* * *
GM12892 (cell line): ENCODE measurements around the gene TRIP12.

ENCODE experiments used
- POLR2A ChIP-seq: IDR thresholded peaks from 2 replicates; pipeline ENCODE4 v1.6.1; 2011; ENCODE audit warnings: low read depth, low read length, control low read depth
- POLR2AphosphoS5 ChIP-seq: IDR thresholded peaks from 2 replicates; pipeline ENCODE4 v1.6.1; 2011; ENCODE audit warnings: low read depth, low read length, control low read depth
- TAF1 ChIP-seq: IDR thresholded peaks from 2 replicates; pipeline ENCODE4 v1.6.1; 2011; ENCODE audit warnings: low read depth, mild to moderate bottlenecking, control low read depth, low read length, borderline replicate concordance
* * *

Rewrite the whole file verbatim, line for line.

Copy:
GM12892 (cell line): ENCODE measurements around the gene TRIP12.

ENCODE experiments used
- POLR2A ChIP-seq: IDR thresholded peaks from 2 replicates; pipeline ENCODE4 v1.6.1; 2011; ENCODE audit warnings: low read depth, low read length, control low read depth
- POLR2AphosphoS5 ChIP-seq: IDR thresholded peaks from 2 replicates; pipeline ENCODE4 v1.6.1; 2011; ENCODE audit warnings: low read depth, low read length, control low read depth
- TAF1 ChIP-seq: IDR thresholded peaks from 2 replicates; pipeline ENCODE4 v1.6.1; 2011; ENCODE audit warnings: low read depth, mild to moderate bottlenecking, control low read depth, low read length, borderline replicate concordance